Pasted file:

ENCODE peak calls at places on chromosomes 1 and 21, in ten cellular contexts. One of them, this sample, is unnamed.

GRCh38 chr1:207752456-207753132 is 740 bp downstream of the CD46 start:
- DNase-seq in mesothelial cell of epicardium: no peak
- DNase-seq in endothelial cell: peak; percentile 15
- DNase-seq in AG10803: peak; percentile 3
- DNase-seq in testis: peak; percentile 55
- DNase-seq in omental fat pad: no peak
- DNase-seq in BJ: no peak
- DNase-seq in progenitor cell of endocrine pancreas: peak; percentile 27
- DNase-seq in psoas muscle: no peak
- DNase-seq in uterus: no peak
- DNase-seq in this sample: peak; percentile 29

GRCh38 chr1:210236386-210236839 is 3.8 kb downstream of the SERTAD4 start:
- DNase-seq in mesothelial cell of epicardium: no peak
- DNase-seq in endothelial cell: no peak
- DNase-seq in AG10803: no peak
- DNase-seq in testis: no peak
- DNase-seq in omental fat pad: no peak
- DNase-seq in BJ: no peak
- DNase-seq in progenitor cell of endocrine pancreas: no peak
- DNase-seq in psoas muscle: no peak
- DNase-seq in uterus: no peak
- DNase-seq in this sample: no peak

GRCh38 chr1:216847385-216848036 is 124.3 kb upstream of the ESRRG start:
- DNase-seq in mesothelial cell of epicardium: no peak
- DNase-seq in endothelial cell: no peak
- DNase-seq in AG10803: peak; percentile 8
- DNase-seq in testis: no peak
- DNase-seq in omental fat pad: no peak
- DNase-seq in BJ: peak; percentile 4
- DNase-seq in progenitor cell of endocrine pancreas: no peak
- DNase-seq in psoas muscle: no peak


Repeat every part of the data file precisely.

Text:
ENCODE peak calls at places on chromosomes 1 and 21, in ten cellular contexts. One of them, this sample, is unnamed.

GRCh38 chr1:207752456-207753132 is 740 bp downstream of the CD46 start:
- DNase-seq in mesothelial cell of epicardium: no peak
- DNase-seq in endothelial cell: peak; percentile 15
- DNase-seq in AG10803: peak; percentile 3
- DNase-seq in testis: peak; percentile 55
- DNase-seq in omental fat pad: no peak
- DNase-seq in BJ: no peak
- DNase-seq in progenitor cell of endocrine pancreas: peak; percentile 27
- DNase-seq in psoas muscle: no peak
- DNase-seq in uterus: no peak
- DNase-seq in this sample: peak; percentile 29

GRCh38 chr1:210236386-210236839 is 3.8 kb downstream of the SERTAD4 start:
- DNase-seq in mesothelial cell of epicardium: no peak
- DNase-seq in endothelial cell: no peak
- DNase-seq in AG10803: no peak
- DNase-seq in testis: no peak
- DNase-seq in omental fat pad: no peak
- DNase-seq in BJ: no peak
- DNase-seq in progenitor cell of endocrine pancreas: no peak
- DNase-seq in psoas muscle: no peak
- DNase-seq in uterus: no peak
- DNase-seq in this sample: no peak

GRCh38 chr1:216847385-216848036 is 124.3 kb upstream of the ESRRG start:
- DNase-seq in mesothelial cell of epicardium: no peak
- DNase-seq in endothelial cell: no peak
- DNase-seq in AG10803: peak; percentile 8
- DNase-seq in testis: no peak
- DNase-seq in omental fat pad: no peak
- DNase-seq in BJ: peak; percentile 4
- DNase-seq in progenitor cell of endocrine pancreas: no peak
- DNase-seq in psoas muscle: no peak